Parse the systemd journal with QJournalctl

Quick Plot

© Lead Image © varijanta,

© Lead Image © varijanta,

Article from Issue 254/2022

QJournalctl is a convenient GUI tool that will help you track down log data in the systemd journal.

After more than 10 years of development, systemd has undeniably arrived. The systemd system and service manager still does not find undivided approval in the open source community, but the discussions centered on what was once a very controversial topic have calmed down. No matter what you think of systemd, it has improved a few things.

One of the benefits of systemd is its ability to log information, warnings, and errors. In systemd, the component responsible for logging is known as the journal. Systemd-journald provides much more data than conventional log files /var/log/messages or /var/log/syslog that have been used for decades. In some cases, the journal even includes metadata that you can use to refine your journal searches.

Systemd's journaling results in a high volume of data that would be difficult to handle with conventional text files. Because of this high volume, systemd stores the data in binary files that can be read with the journalctl command. Various programs and services, and even the kernel, write their log entries to the journal. The systemd journal combines all these logs and offers various options for finding the information you need in a targeted way.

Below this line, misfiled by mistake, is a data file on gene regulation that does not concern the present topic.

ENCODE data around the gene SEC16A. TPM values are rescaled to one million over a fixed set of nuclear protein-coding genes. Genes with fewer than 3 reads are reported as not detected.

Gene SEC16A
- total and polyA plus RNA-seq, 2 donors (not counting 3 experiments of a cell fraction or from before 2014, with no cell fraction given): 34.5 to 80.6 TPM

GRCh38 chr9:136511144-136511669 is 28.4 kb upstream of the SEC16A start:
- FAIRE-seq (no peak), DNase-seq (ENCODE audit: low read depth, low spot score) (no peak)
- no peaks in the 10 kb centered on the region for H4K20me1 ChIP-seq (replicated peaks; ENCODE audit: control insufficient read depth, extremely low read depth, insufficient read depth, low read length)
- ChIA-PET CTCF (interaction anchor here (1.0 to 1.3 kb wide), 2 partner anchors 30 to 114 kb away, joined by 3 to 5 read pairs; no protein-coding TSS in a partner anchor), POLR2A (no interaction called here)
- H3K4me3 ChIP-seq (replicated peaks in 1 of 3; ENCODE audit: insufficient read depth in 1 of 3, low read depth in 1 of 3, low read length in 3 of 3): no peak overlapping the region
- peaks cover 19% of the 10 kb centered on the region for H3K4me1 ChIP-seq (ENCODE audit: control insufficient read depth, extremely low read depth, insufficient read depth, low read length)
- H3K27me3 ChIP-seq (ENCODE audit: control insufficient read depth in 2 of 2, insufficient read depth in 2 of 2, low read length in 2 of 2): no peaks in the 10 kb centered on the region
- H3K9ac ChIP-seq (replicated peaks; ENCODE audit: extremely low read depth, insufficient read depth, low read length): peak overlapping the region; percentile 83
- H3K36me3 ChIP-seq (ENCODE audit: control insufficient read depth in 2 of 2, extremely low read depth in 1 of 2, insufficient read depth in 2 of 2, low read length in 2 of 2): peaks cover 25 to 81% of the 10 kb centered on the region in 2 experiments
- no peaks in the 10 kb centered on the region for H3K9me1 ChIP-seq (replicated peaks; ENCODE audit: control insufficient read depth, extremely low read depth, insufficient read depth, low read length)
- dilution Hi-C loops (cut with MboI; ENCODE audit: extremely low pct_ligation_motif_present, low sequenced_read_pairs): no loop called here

Use Express-Checkout link below to read the full article (PDF).

Buy this article as PDF

Express-Checkout as PDF
Price $2.95
(incl. VAT)

Buy Linux Magazine

Get it on Google Play

US / Canada

Get it on Google Play

UK / Australia

Related content

  • Journalctl

    The journal is the systemd component responsible for viewing and managing logfiles.

  • Command Line: Systemd

    Wondering what all the fuss is about systemd? We explain the basic concepts and capabilities of the new system management suite – coming soon to a distro near you.

  • Systemd Graphical Tools

    Systemd has won the race, as indicated by the several tools that already offer a service just a mouse click away. We look at six of these tools.

  • Systemd GUIs

    Graphical frontends make it easier to take full advantage of the Systemd process manager. We examine some leading tools for the KDE environment.

  • Professor Knopper's Lab – Removing systemd

    The systemd service manager has been widely adopted by many Linux distros, so why would you want to remove it? The professor reveals why and how.

comments powered by Disqus

Direct Download

Read full article as PDF:

Price $2.95